Friday, June 04, 2004

The reality of Bout - more horror in a place that has plenty

Well, it would appear that some of the content of the alleged Ruprah-FBI correspondence has been borne out by events. The documents IPIS Research claim to have obtained include references to a planned deal to produce currency for the RCD-Goma rebels in eastern Congo in exchange for diamonds. Now, Air AK47 would not be getting involved there for the first time. Multiple sources report that various Bout operations were involved at various times in the war there, importing guns and exporting minerals in return. It has been alleged that one of the Bout operations was involved in arming the Rwandan militias. Now, the UN-arranged truce between numerous warring factions seems about to collapse with news of a new offensive by an outfit called the RCD Goma against the town of Bukavu. Link RCD stands for Rassemblement pour le Congo Democratique, a name that recalls the old crack about the Organisation of African Unity - it wasn't united, organised or African, so the only true word in the title was "of". It is one of several front organisations or puppet armies established by Rwanda to control its gains in eastern Congo after the (supposed) withdrawal of its own forces. The addition of the town of Goma to the name shows something of the constant factionalism among these groups. Since the 1996 invasion, they must have gone through a good five or six proxies. As the political background is much the same, with the Rwandans still fearful of the ex-interahamwe they chased into the interior coming back and no working government in Congo to control them, to say nothing of the self-interest of their army, it's no surprise that the policies have been much the same.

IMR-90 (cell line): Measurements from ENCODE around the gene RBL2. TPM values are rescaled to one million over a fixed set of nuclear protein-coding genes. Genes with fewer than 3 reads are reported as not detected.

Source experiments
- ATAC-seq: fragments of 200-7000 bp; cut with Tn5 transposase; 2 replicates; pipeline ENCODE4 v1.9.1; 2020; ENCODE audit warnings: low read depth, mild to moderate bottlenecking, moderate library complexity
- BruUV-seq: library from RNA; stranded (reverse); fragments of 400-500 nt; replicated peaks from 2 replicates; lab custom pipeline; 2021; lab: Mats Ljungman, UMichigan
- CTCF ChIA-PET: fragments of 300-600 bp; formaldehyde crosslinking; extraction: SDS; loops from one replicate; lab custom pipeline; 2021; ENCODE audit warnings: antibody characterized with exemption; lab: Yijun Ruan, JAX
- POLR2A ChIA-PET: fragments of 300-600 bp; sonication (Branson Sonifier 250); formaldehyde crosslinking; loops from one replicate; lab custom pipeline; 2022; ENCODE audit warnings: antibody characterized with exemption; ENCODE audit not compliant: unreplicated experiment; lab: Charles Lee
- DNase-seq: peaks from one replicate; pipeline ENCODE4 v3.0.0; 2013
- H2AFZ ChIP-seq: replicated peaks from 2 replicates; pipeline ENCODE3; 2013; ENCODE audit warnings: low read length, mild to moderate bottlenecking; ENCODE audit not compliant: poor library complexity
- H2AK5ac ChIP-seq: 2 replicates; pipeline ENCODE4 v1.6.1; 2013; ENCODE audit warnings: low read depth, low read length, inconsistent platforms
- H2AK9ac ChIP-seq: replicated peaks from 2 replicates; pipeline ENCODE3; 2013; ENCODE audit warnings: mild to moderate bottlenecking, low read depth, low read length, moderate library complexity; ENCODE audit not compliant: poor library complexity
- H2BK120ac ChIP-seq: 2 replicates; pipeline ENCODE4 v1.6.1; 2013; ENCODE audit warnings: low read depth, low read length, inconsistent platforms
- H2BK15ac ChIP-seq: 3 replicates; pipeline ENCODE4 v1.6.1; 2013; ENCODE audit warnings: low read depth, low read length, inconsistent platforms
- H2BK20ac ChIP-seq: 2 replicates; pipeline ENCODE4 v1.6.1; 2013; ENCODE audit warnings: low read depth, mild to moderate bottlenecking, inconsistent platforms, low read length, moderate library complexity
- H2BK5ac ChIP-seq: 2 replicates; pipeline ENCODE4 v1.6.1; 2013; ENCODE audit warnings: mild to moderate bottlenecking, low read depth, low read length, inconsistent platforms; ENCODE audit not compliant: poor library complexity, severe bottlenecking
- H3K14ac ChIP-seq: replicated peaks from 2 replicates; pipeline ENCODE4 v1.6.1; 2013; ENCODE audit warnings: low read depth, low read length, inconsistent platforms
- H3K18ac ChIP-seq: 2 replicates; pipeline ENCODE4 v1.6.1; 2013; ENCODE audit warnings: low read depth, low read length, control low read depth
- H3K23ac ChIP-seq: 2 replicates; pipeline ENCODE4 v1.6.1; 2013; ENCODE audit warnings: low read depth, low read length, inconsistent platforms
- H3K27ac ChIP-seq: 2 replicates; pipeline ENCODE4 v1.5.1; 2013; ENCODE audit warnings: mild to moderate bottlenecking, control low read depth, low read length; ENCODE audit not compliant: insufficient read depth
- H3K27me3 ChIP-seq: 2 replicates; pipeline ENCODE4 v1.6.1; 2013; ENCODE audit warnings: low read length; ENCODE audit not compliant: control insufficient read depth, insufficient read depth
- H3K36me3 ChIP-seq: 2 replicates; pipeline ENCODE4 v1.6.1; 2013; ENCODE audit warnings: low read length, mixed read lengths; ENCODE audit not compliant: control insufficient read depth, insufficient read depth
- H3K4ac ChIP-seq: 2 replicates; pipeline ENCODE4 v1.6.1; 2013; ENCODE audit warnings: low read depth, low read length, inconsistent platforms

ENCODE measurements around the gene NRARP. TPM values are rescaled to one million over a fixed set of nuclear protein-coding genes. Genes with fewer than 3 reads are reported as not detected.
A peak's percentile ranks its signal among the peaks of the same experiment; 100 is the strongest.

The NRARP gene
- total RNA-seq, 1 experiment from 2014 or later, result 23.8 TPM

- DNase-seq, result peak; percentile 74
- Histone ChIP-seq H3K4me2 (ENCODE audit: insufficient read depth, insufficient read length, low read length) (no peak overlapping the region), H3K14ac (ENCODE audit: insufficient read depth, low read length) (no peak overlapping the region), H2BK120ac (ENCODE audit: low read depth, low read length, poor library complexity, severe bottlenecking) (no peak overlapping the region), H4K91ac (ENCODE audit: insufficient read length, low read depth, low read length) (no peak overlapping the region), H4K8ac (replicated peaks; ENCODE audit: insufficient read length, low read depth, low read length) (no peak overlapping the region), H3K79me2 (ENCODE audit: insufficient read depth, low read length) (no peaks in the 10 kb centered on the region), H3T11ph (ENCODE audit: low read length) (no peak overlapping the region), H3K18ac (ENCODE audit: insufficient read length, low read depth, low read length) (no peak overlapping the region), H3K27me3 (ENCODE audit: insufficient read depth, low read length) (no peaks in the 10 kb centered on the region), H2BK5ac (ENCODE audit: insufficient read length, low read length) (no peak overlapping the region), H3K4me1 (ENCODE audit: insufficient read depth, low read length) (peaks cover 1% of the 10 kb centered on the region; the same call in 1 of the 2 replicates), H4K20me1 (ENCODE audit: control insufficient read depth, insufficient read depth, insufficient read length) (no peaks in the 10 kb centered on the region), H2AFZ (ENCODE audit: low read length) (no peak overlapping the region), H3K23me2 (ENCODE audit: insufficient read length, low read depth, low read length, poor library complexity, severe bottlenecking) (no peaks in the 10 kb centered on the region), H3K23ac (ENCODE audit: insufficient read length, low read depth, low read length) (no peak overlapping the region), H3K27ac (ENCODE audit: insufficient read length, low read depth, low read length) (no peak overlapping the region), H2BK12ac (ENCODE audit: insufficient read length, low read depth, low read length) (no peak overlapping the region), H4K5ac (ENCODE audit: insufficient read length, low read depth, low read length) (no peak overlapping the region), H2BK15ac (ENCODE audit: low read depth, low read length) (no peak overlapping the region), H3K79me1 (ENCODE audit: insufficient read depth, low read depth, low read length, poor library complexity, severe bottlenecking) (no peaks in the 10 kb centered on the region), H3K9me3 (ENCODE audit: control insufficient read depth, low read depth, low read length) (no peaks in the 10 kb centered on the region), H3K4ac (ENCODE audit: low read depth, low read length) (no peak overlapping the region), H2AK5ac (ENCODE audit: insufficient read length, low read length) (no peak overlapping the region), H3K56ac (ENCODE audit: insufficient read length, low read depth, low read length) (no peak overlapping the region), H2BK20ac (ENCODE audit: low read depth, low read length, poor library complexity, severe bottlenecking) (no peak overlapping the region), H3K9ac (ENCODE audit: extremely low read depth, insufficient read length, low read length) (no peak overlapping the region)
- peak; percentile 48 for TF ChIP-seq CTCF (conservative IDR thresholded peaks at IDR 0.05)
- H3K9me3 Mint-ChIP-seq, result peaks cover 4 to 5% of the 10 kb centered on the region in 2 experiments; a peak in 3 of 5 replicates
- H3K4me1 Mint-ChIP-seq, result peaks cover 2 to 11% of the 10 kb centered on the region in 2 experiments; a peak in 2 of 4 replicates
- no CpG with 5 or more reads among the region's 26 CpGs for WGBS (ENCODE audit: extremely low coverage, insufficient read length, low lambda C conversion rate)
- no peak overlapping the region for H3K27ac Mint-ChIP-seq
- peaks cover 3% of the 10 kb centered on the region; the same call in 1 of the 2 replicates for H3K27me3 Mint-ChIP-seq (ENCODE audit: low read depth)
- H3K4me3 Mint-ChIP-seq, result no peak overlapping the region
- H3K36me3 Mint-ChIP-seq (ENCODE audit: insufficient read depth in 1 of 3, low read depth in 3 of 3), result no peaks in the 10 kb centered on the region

This area of the world has been something close to hell in the last few years. Its inhabitants have suffered war, genocide, epidemics, exploitation, civil war, volcanic eruption, rape and cannibalism. Without the privatised war structure afforded by Air AK - the ability to export minerals and import arms - little of this could have happened, and certainly it could not have been sustained as long. So - what is the overriding reason to deal with these people?

Was it deniability? Surely, though, an operation to support the Northern Alliance in late 2001 would have barely needed it. Everybody except the enemy agreed! Bush had (in case we forget) declared a war on terrorism, and everyone knew it would start in Afghanistan. So - why get involved with a bunch of dangerous gun runners, running the risk of blowback and double-crossing, not to mention really bad publicity? I'm beginning to think that the real reason may lie in the conservative revolutionism of the Bush team. All must be changed! Neo-conservatism rules! Bush has, I see, hired a lawyer to advise him on the Valerie Plame case. The man he chose, James E. Sharp, also defended the Iran-Contra men. It seems to me that many in the current US government see it necessary and good to restore the amoral freedom of action the CIA enjoyed in Southeast Asia in the 60s or Latin America in the 70s. Covert action is in. Congressional oversight is out. The same pattern is visible in the background to the torturers of Abu Ghraib, with its organisational links back to Don Rumsfeld's private intelligence staff in the Office of Special Plans. The neo-cons are the political heirs to the true believers of the cold war, and one thing they share is their covert-action fascination. There is no Air America these days, so someone else had to be found.

Thanks to "a source" for putting me on to the Congo story.

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